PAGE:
OPEC is actually bearish on oil for 2020, and have forecasted both falling demand and increasing production, which both put the price of oil down. We don’t want to ever be trading these things either, because this is all just speculation and you make money trading oil when the show is underway, not from previews.
People just need to say no to oil ETFs, and if they really want to get in on the excitement of trading oil, and there’s plenty of excitement doing this indeed, they need to trade oil with at least some leverage to elevate oil over stocks. If we want to pull this off, we need to learn how to follow trends, not guess at the future, because trends deliver a lot more certainty than guessing does.
The problem with just guessing is that you not only have to guess right, the timing of your guess also needs to be right, and this is where the idea falls flat on its face. We might believe that oil will go up by $10 a barrel over the next few months, but we also need to know what path we may expect it to take to get there, as well as when this actually will happen.
The only good way to do this is to follow the price of oil, which tells us where the market is headed, and the market decides the price. A lot of amateur commodity traders think that the task is to just guess and hope you outguess the professional guessers, where good traders punish both by taking their money.
This is not at all like stocks, which can just keep going up and up and make money for all investors. When money is made with oil futures, this gain must be paid by others, and you do not want to be among them. There is a winner and loser with every trade with commodities and people only get rich by winning these amounts from other participants.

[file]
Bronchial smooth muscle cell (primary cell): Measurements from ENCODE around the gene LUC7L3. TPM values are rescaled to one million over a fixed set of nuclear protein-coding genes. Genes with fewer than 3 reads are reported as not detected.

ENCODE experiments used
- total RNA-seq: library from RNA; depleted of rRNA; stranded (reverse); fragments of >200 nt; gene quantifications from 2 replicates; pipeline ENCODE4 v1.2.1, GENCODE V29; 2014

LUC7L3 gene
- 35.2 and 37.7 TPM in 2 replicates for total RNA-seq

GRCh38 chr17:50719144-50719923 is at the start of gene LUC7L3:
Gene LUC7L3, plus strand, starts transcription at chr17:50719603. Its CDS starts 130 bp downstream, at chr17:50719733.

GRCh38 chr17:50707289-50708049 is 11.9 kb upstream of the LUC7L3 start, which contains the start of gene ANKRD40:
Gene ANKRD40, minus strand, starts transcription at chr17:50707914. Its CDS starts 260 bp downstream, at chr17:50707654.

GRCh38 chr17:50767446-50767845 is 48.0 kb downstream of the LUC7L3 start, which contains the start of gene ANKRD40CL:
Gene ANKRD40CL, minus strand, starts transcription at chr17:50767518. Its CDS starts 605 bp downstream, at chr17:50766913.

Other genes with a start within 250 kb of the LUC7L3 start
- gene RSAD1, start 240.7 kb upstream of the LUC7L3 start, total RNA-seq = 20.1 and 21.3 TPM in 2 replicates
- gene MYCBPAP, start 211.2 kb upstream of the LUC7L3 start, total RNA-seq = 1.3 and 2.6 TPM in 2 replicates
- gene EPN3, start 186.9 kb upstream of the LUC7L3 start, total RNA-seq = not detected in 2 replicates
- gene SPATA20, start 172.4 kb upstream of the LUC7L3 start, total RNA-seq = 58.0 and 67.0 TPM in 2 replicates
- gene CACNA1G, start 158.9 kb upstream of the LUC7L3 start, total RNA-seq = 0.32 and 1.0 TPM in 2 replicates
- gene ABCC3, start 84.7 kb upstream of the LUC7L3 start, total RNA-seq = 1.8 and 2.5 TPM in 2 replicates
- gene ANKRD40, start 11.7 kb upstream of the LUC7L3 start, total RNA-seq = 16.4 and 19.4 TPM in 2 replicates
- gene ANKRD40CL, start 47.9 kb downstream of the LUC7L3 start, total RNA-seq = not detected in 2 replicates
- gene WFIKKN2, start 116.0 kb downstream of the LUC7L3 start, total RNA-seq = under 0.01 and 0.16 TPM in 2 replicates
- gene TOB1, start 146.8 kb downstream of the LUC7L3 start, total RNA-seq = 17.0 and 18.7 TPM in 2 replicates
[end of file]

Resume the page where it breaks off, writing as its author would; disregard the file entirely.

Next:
As it turns out, oil is actually in a bit of an uptrend since the post-attack selloff ended in early October. It’s only up about $3 a barrel on this ride though, but with leverage, $3 a barrel can be pretty exciting, where with an ETF, it’s not all that meaningful. This would also require that we hit this right at the bottom, and while this was an easy bottom to spot for a good trader, just the fact that you trade oil ETFs makes it quite likely that your trading skills are subpar, because you’d likely be trading the futures contracts yourself if you were any good.
For the rest, hopefully the entertainment value received makes up for whatever amount they may lose. This does not mean that they all lose, but oil trading either exposes you to too much volatility if you look to hold longer or even medium term, and the much greater number of trades when trading in the short term will really expose trading weaknesses.
Oil is only second to cryptocurrencies in terms of unpredictability, and this is something that we really want to pick our spots with when we trade it. There are some things like stock index futures where you can be in the market full time on one side or the other if you want, but oil is nothing like that and requires that it particularly behave in a manner that is predictable enough.
It’s really not predictable enough right now to want to be in on either side, even if using some money that you can play around with and afford to lose with little impact on your overall portfolio. If you really want to mess around, there are just better things to play with right now.
If you are an amateur trader who likes to gamble though, and go long oil right now with no other controls other than hoping that it will be higher in February, you are so out your element in this game that it is even comical. This isn’t even a checker player trying to play chess, it’s one that moves their pieces with their feet with their back turned to the board. You won’t win many games this way.